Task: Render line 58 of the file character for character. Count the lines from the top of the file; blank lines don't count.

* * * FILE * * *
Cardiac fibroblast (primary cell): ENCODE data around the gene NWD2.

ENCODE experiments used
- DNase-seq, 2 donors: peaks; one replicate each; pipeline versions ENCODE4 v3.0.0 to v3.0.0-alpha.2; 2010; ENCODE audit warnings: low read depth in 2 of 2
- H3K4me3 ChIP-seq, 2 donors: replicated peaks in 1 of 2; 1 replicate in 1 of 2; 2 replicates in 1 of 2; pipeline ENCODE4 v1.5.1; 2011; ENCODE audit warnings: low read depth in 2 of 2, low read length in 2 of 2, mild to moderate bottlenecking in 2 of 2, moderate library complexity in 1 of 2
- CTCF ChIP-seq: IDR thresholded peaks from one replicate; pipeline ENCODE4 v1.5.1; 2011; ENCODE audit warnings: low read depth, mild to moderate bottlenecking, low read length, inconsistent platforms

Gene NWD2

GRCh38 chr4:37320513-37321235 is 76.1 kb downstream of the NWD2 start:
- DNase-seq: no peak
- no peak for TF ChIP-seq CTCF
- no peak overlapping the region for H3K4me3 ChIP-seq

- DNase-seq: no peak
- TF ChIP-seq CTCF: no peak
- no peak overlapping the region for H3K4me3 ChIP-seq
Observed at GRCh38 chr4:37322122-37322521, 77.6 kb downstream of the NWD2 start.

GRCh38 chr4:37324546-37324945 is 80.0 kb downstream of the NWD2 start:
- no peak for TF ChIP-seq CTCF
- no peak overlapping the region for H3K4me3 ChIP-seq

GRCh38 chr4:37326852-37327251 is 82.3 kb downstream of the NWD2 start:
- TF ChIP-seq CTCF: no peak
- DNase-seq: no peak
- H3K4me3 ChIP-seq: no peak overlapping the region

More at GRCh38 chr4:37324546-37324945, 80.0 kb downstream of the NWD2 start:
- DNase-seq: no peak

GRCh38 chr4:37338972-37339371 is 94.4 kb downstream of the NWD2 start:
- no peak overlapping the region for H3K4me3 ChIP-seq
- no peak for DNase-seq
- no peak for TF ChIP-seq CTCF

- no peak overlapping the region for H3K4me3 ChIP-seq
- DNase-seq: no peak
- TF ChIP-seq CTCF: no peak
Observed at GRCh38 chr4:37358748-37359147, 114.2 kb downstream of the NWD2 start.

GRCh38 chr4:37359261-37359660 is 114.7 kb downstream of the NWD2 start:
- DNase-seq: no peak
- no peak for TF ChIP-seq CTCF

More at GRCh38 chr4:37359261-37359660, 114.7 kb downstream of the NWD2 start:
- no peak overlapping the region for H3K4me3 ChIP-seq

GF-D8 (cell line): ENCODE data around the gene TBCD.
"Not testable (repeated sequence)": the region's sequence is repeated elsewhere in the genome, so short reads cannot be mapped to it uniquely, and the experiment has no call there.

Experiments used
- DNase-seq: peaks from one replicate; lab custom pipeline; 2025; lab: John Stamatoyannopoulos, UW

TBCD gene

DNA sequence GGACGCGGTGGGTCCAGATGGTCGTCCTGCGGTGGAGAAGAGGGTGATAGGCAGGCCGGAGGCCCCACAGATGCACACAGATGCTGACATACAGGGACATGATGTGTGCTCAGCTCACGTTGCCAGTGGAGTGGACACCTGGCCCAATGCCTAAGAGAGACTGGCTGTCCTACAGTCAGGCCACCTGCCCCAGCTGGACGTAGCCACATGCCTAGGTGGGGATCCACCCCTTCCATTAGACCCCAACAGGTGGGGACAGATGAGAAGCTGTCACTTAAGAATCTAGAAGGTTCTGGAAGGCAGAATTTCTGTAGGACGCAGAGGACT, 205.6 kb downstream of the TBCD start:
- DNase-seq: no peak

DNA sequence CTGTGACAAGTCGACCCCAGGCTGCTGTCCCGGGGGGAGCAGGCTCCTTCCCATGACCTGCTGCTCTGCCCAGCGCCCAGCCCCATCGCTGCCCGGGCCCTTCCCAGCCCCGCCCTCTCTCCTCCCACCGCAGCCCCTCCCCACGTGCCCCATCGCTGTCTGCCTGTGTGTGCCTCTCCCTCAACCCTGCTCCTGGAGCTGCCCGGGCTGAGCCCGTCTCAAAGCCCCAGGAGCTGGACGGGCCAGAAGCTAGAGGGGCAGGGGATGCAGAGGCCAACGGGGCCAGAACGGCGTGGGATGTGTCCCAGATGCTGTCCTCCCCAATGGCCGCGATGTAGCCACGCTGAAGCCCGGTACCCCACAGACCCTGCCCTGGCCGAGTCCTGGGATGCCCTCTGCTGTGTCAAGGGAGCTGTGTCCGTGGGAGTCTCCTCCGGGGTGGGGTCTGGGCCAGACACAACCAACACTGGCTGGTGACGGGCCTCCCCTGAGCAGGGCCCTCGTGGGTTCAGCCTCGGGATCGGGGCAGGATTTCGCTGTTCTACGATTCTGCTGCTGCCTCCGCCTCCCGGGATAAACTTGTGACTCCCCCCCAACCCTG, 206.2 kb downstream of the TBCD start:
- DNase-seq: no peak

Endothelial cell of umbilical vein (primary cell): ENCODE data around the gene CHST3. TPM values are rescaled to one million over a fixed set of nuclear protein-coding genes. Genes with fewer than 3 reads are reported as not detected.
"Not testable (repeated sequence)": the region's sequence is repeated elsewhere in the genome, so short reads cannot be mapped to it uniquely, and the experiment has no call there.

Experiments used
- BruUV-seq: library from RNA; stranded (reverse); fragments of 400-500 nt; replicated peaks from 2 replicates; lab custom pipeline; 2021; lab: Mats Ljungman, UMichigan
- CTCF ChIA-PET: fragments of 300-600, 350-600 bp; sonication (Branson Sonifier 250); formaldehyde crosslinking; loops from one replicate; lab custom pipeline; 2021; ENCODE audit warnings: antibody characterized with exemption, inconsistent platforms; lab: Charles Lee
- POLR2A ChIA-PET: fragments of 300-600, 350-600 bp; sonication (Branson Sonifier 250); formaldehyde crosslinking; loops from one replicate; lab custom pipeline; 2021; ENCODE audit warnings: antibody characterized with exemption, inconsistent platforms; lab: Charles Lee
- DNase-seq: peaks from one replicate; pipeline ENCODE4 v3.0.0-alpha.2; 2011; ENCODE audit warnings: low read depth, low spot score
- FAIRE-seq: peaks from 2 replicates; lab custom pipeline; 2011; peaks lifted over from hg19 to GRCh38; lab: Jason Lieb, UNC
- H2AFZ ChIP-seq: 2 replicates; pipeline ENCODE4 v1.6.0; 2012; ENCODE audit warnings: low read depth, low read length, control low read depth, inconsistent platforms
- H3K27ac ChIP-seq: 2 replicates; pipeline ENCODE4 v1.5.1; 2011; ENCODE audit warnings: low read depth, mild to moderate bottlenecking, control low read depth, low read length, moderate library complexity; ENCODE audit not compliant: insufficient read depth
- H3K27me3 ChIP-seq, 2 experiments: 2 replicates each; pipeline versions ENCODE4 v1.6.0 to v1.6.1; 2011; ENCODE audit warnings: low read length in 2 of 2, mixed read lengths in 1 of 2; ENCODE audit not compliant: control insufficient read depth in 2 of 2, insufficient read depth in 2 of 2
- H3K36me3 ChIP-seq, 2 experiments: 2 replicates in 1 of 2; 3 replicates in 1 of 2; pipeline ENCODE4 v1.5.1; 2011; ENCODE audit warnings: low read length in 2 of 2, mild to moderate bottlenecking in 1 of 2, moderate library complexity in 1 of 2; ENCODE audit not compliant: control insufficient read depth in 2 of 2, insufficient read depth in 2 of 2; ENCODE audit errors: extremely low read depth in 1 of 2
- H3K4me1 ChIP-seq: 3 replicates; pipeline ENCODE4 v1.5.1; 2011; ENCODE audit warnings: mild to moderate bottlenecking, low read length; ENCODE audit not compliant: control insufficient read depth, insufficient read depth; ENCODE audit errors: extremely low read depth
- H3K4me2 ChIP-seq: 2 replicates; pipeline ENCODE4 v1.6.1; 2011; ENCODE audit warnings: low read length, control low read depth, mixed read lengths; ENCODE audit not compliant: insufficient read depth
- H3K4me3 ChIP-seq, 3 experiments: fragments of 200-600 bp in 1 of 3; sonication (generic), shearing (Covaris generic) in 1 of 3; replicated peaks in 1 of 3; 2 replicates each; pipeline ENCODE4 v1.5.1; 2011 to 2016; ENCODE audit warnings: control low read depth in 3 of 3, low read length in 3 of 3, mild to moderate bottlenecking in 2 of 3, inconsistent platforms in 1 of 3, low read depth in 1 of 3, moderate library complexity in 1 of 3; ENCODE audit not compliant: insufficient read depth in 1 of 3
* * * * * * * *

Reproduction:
- H3K4me1 ChIP-seq: 3 replicates; pipeline ENCODE4 v1.5.1; 2011; ENCODE audit warnings: mild to moderate bottlenecking, low read length; ENCODE audit not compliant: control insufficient read depth, insufficient read depth; ENCODE audit errors: extremely low read depth